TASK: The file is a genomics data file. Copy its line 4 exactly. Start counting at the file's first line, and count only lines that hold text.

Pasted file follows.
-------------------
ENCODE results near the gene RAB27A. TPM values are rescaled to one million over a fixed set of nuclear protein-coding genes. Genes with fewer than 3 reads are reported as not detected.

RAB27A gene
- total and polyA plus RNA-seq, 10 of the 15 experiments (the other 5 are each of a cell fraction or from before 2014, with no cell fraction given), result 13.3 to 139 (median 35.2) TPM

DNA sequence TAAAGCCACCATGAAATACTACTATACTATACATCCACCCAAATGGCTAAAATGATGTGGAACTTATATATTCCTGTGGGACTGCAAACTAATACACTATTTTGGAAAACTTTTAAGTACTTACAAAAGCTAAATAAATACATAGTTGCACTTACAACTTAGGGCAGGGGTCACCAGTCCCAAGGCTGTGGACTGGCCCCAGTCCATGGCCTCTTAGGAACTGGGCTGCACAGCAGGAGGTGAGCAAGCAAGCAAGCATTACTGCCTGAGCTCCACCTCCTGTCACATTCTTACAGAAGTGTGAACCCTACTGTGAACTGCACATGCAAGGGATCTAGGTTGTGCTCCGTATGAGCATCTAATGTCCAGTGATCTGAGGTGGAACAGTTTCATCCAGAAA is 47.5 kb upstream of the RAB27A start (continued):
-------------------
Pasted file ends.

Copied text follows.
DNA sequence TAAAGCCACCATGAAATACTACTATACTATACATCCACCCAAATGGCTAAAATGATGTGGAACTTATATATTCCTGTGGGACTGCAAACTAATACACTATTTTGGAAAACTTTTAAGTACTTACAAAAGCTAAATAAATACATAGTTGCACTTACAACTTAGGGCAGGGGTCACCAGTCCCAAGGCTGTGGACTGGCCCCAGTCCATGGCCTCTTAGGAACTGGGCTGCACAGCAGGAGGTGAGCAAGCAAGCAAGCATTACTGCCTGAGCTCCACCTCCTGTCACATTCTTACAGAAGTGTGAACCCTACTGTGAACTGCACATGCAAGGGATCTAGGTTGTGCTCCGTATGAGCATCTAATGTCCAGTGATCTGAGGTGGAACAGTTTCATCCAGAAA is 47.5 kb upstream of the RAB27A start (continued):